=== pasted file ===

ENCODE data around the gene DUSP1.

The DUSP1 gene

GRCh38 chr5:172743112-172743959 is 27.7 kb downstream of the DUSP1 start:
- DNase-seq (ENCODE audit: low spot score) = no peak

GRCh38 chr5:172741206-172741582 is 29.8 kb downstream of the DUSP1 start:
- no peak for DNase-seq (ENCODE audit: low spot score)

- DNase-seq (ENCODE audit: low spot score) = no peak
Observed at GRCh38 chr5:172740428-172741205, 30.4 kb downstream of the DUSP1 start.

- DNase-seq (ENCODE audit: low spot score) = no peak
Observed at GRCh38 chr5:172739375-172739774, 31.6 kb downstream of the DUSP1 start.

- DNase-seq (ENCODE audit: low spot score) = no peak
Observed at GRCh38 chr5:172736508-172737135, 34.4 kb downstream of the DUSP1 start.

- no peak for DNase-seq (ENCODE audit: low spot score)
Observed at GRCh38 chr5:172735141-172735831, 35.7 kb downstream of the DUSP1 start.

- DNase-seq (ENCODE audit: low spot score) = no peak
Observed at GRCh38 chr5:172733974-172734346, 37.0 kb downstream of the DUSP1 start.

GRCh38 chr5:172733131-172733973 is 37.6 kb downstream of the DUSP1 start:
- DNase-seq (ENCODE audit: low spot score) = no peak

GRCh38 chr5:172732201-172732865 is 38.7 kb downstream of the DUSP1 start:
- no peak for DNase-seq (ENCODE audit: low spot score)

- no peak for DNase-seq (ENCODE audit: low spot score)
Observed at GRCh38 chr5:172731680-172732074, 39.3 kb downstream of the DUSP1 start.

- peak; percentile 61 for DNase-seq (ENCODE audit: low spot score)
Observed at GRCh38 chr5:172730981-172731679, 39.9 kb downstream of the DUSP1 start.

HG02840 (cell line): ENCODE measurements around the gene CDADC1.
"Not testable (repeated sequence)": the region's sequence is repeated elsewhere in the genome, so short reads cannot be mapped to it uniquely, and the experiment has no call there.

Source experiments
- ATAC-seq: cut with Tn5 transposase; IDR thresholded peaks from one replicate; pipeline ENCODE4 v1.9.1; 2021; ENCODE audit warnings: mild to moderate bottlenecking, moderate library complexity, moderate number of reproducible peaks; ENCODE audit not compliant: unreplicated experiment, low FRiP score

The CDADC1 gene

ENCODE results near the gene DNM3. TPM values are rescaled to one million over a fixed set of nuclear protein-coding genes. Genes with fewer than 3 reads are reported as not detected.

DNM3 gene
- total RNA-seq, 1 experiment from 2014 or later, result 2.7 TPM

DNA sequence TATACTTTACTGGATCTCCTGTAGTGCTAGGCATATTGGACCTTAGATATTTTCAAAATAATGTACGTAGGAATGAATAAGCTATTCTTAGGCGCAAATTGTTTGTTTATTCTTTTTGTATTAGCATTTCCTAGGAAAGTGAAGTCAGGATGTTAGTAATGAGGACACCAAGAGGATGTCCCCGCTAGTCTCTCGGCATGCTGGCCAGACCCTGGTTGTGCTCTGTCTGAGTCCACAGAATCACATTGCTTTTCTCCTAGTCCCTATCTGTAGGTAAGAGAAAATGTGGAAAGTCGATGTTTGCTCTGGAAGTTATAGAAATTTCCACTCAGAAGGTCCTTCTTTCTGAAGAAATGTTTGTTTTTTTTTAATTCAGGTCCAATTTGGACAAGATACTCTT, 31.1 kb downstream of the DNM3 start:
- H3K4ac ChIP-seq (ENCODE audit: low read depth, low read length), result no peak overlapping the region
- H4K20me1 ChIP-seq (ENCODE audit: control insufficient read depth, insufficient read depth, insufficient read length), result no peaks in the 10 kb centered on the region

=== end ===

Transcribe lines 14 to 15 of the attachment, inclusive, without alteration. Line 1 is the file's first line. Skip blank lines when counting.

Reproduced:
Observed at GRCh38 chr5:172735141-172735831, 35.7 kb downstream of the DUSP1 start.

- DNase-seq (ENCODE audit: low spot score) = no peak